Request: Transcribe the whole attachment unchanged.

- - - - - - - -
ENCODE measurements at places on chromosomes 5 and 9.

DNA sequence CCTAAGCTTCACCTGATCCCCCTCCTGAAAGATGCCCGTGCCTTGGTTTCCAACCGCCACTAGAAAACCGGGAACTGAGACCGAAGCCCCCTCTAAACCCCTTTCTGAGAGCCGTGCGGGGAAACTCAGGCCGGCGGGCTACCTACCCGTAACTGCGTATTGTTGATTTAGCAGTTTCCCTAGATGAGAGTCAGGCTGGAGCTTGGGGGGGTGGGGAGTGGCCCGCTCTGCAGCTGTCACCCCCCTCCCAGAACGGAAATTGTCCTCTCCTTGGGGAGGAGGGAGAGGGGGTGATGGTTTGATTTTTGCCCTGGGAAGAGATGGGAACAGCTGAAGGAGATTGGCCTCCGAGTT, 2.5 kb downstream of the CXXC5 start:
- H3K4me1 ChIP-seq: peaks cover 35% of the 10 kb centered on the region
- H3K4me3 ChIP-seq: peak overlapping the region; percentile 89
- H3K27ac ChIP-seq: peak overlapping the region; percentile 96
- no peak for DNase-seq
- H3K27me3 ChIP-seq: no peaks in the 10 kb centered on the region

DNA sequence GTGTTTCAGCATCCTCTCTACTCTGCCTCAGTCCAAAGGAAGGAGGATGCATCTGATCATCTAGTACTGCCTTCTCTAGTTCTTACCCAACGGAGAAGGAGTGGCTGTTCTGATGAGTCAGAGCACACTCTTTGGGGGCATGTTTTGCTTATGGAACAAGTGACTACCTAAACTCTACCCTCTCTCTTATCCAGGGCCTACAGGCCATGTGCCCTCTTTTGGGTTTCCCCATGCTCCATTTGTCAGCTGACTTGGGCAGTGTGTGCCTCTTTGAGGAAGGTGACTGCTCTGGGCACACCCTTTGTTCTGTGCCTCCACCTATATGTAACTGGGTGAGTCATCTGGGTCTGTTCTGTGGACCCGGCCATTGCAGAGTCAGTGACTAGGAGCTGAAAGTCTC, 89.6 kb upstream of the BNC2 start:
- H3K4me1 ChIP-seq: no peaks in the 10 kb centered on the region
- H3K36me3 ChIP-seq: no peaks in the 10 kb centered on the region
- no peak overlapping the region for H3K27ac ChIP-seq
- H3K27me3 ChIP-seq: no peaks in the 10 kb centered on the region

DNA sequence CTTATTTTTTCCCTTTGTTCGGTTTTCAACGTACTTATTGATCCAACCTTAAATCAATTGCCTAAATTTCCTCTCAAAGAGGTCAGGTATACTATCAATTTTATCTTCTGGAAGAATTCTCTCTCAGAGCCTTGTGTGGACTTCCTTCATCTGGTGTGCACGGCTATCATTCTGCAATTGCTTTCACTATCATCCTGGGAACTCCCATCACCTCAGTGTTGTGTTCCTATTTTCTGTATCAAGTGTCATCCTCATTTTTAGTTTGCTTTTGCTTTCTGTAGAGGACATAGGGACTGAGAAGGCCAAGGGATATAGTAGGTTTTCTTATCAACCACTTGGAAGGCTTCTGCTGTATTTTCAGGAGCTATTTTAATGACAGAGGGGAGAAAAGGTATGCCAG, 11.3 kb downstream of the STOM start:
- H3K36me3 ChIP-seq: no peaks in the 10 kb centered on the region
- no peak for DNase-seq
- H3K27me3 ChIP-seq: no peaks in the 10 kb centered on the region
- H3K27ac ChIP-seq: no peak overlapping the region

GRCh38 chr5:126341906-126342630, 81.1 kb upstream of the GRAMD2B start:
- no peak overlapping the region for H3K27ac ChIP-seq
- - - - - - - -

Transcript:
ENCODE measurements at places on chromosomes 5 and 9.

DNA sequence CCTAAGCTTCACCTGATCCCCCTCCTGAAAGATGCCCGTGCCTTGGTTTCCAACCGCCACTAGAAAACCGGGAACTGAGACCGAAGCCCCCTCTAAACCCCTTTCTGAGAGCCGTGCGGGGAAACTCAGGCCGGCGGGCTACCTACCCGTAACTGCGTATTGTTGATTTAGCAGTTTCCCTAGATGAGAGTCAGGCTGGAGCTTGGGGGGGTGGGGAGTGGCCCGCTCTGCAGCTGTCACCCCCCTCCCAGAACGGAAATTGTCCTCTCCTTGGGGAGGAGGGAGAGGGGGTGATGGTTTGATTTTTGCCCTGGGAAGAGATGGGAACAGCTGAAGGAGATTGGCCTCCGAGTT, 2.5 kb downstream of the CXXC5 start:
- H3K4me1 ChIP-seq: peaks cover 35% of the 10 kb centered on the region
- H3K4me3 ChIP-seq: peak overlapping the region; percentile 89
- H3K27ac ChIP-seq: peak overlapping the region; percentile 96
- no peak for DNase-seq
- H3K27me3 ChIP-seq: no peaks in the 10 kb centered on the region

DNA sequence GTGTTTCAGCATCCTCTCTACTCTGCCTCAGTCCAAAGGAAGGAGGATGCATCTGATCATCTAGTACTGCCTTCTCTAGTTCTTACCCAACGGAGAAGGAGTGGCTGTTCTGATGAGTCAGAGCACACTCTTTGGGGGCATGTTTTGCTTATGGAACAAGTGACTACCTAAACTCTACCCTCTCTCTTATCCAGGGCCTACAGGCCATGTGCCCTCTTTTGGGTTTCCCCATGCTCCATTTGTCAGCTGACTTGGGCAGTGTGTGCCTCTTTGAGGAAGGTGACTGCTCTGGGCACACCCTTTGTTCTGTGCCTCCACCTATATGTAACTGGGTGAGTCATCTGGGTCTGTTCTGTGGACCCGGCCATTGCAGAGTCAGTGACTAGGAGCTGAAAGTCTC, 89.6 kb upstream of the BNC2 start:
- H3K4me1 ChIP-seq: no peaks in the 10 kb centered on the region
- H3K36me3 ChIP-seq: no peaks in the 10 kb centered on the region
- no peak overlapping the region for H3K27ac ChIP-seq
- H3K27me3 ChIP-seq: no peaks in the 10 kb centered on the region

DNA sequence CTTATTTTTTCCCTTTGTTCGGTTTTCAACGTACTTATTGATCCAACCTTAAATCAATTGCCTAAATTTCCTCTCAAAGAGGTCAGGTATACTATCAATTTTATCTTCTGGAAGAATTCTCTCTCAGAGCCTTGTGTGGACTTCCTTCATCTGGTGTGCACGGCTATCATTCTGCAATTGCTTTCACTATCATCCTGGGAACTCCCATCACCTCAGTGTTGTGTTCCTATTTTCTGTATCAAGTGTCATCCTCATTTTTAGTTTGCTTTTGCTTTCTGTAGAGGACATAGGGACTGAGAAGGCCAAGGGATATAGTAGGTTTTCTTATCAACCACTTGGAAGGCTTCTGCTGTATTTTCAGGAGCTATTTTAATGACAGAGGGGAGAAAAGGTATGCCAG, 11.3 kb downstream of the STOM start:
- H3K36me3 ChIP-seq: no peaks in the 10 kb centered on the region
- no peak for DNase-seq
- H3K27me3 ChIP-seq: no peaks in the 10 kb centered on the region
- H3K27ac ChIP-seq: no peak overlapping the region

GRCh38 chr5:126341906-126342630, 81.1 kb upstream of the GRAMD2B start:
- no peak overlapping the region for H3K27ac ChIP-seq